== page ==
This is our big project that we are working on now that we are "retired". Retirement, you are a lot of work, time to find a day job ;)
This is what the rooms looked like before we got at them. It is a four bedroom house so multiply what you see by four, add a bathroom and open area in the middle.
We were surprised to find out that this is a solid stone house, 16" of stone, not stone clad onto wood. Yay! We were so proud of our first wall. Each wall had strapping, then lath and plaster, then at least 3 layers of tar paper, one layer of wax paper (heavy duty) then strapping and drywall. Not to mention layers of wall paper. Every wall we demolished was 2 walls worth. What a lot of work. Only the ceiling had insulation, three kinds! Vermiculite, wood shavings, and fiberglas blow in. We live in Canada where we get -40 degrees in winter, there was no insulation in the walls at all!
During the time that we did tear down we got rid of the top layer of gyproc and first layer of strapping. At this point we popped off the plaster, then came back and popped off the lath. The reason we did this was because we always separated the wood pieces from the rest of the mess. We took the wood home and burned it and the rest went to the dump.
Here is Johnny (Manuel) ready to do damage!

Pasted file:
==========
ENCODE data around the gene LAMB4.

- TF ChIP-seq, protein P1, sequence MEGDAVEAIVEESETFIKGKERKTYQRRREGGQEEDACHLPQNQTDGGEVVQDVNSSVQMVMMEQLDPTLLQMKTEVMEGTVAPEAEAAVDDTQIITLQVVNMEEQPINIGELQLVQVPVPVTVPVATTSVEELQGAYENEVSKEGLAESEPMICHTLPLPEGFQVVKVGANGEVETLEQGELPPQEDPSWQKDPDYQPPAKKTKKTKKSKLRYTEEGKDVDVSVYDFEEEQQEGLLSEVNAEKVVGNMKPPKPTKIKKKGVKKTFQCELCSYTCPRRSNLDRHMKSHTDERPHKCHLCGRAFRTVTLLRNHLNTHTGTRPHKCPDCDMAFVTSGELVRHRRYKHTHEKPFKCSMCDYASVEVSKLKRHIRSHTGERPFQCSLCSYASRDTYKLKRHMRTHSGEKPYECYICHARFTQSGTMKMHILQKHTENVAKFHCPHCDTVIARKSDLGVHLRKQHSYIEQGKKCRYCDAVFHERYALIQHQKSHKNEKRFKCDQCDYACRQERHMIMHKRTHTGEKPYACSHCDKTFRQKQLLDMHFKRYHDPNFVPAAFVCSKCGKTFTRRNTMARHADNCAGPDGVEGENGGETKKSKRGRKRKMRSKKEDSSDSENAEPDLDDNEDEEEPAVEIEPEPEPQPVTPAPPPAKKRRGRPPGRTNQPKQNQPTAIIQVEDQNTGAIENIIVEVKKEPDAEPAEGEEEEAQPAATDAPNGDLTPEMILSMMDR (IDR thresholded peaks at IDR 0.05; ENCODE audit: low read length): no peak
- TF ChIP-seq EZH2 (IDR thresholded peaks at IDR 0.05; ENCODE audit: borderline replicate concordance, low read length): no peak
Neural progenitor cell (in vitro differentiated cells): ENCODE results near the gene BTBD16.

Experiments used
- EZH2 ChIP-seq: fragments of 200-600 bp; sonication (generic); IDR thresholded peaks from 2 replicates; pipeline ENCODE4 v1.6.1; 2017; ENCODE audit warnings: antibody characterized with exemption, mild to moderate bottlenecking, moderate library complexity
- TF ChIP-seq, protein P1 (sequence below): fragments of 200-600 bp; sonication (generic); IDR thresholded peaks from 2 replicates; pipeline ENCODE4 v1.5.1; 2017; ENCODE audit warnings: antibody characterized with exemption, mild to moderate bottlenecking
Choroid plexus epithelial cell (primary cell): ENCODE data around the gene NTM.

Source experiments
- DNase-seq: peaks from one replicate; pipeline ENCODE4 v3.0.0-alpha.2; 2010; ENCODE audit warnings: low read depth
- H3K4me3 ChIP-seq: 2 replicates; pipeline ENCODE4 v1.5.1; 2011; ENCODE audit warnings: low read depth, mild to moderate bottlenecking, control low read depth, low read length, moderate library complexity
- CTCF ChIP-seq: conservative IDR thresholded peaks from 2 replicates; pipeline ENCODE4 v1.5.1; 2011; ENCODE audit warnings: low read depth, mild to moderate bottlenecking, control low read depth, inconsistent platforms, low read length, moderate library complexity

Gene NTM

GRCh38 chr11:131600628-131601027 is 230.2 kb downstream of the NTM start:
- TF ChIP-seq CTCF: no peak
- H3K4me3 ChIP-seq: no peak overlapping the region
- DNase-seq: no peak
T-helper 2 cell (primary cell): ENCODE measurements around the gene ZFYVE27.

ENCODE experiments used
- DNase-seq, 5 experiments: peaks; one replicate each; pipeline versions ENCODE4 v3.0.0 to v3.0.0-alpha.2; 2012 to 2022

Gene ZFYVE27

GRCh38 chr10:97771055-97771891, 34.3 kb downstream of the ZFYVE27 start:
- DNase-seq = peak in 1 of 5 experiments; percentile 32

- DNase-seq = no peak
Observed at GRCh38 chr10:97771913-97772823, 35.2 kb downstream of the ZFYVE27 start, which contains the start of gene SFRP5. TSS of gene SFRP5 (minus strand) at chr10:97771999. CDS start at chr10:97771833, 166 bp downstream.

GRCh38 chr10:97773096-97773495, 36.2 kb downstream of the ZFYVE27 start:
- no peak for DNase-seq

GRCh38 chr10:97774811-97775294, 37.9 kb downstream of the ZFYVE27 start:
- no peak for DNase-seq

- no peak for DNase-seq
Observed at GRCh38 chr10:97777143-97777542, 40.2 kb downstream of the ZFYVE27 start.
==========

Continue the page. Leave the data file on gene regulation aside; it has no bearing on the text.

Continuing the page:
Day after day we made a mess, and then cleaned it up, made a mess, and then cleaned it up!
Johnny made a trough so we could shovel the junk into it and it would slide down into the truck, my job was to stand in the trailer and spread the debris around so we could pack in as much as possible (we later upgraded to a dumping trailer, that was a big help).
On to room 2
And room 3... and so on, and so on.
Time to get rid of some of the lath.
This part was enjoyable (and believe me, it was the only enjoyable part).
Finally down to the last wall of the top floor,
and heading down the stairs to the main level.
This is just a small part of the mess that we dealt with day after day.
I couldn't tell you how many truck loads of wood we took out of here, or how many pounds of gyproc and plaster, heavy, dirty, dusty work. My life has been threatened if I should ever buy an old house again ;)
And just so you know, I was working beside Manuel all through this, he just never takes the pictures.